They indicate that compared to peers, students in schools

using personalized learning practices were making greater

progress over the course of two school years and that

those students who started out behind were catching up

to perform at or above national averages. We conducted a

set of rigorous sensitivity analyses and concluded that they

generally support these results. However, it is important to

use caution in interpreting these results as causal effects of

personalized learning. Although the analyses used the best

estimation strategies possible given the nature of the data

and limits to implementing a strong experimental design, it

was not possible to separate personalized learning effects

from other potential school effects.” (emphasis added)

report found here


Keep in mind that the July, 2017 RIDE ESSA plan is touting a RAND study from 2015. Here’s what EdWeek said on July 11, 2017:

“There’s new evidence to suggest that customizing instruction for every student can generate modest gains in math and reading scores, according to a report released today by the RAND Corp. (emphasis added)

“Despite the promising signs, though, the researchers behind the most comprehensive ongoing study to date of personalized learning describe their latest findings as a “cautionary tale” about a trend whose popularity—and backing from philanthropists, venture capitalists, and the ed-tech industry—far outpaces its evidence base.” (emphasis added)

See here.

and this from EdWeek on July 18, 2017:

“Customizing instruction for every student can generate modest gains in math and reading scores, but it can create major implementation challenges for schools, concludes a report released last week by the Rand Corp. See report here. (emphasis added)

from article here

I visited a Providence middle school this past spring that prides itself on being a blended learning school (i.e. providing one-to-one hand-held devices for each student) and wrote my impressions here. (I am not a fan.)

post found here

As with all things human, the question we need to ask is: Cui bono? (or, Follow the money.) I refer all those impacted by this runaway train for edtech solutions to human problems (and that is everyone) to read the blogs of two impeccable researchers who discuss the downside of digital learning: Emily Kennedy Talmage, a fourth grade teacher from Maine, a state that has also plunged headlong into “personalized” learning and has experienced its pitfalls—her blog is “Save Maine Schools;” and Alison Hawver McDowell, a parent from Philadelphia and opponent of Competency Based Education, community partnerships, and the newest financial travesty: Social Impact Bonds, aka Pay for Success—her blog is “Wrench in the Gears.” She has written an entire blog post devoted to what’s been happening in Rhode Island. See here.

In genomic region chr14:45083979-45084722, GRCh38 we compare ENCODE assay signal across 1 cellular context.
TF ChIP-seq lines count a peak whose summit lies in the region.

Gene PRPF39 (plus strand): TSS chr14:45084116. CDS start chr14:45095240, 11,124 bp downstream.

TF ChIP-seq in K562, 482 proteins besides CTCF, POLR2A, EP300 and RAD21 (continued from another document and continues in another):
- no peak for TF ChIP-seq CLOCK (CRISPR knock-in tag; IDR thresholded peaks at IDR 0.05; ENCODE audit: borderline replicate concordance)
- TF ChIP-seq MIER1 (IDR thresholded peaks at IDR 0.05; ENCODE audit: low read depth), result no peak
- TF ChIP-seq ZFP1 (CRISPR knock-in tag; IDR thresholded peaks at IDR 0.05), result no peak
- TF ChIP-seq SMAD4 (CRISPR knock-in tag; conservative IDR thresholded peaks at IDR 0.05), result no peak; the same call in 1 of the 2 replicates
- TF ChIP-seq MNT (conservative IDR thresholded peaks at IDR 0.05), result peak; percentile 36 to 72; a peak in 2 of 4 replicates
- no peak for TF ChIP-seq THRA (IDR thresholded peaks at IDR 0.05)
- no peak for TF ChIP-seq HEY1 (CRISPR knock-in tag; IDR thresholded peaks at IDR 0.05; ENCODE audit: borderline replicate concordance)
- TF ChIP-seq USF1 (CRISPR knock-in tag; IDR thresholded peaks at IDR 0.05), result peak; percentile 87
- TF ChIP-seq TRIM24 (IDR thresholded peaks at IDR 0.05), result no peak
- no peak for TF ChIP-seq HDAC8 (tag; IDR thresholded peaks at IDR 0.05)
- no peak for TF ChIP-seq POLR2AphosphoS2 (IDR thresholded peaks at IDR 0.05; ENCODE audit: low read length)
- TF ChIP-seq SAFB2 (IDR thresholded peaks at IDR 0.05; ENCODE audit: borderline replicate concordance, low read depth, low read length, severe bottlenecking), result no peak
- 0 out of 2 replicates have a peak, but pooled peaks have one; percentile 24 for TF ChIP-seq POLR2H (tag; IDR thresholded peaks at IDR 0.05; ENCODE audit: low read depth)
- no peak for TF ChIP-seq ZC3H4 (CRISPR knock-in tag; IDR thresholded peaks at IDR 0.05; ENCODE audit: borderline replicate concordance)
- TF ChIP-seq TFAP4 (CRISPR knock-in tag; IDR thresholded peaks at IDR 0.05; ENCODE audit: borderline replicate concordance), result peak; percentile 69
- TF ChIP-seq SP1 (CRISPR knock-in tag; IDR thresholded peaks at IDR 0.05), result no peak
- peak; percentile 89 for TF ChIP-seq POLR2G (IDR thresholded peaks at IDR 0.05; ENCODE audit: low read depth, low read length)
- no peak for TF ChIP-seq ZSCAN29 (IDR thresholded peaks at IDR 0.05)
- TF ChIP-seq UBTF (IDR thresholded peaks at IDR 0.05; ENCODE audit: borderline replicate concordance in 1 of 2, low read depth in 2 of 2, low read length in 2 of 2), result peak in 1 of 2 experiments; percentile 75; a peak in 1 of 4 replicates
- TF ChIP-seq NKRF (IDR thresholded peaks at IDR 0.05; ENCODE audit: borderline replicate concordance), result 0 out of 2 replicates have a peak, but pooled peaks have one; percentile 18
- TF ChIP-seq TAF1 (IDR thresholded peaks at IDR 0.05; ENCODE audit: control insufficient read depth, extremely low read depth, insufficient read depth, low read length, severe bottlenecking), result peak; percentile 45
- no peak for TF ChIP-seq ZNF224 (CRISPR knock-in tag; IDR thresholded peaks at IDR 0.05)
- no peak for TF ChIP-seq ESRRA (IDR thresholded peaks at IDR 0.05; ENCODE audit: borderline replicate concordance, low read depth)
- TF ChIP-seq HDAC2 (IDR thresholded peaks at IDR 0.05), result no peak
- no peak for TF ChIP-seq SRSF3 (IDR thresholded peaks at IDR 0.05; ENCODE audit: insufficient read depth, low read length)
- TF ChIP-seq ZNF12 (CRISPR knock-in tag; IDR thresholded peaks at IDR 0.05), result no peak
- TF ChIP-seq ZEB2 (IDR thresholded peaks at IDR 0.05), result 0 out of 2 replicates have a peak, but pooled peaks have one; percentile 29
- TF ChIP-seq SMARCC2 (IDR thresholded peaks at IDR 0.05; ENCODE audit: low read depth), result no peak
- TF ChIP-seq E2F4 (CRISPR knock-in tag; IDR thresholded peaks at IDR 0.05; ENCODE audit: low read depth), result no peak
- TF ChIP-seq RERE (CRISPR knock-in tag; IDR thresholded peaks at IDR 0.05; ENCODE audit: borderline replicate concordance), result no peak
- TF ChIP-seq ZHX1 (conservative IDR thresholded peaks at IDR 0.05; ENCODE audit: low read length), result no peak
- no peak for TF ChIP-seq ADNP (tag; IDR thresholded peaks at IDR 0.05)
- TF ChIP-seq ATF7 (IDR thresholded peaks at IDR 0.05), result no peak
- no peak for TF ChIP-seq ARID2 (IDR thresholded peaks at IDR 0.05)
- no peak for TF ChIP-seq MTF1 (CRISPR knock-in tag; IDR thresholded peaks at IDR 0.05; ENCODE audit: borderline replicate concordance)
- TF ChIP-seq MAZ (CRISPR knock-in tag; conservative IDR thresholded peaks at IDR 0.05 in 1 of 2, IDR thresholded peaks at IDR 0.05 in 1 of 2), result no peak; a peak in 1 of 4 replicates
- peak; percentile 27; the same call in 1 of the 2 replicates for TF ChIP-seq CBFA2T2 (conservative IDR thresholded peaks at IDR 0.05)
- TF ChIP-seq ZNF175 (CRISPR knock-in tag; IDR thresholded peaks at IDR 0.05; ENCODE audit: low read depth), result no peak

For an inkling of the privacy concerns with students using digital platforms such as Summit Basecamp, see this article by Leonie Haimson, a passionate champion of student data privacy from New York:
post found here

For an introduction to the hazards of the wifi radiation coming from the ubiquitous use of hand-held wireless devices in classrooms, see this page from the Environmental Health Trust’s website, describing how advocates for the health and safety of students in schools in the state of MD have been pressing for attention to this issue and taking steps to protect children.

See here.

Why is it that these serious concerns do not appear to be on the radar screen of anyone making policy decisions for school children in Rhode Island?

 

P.S. sorry for the formatting issues–I haven’t figured out how to transfer my writing from Microsoft Word to wordpress without glitches.

Please respond with questions and/or comments!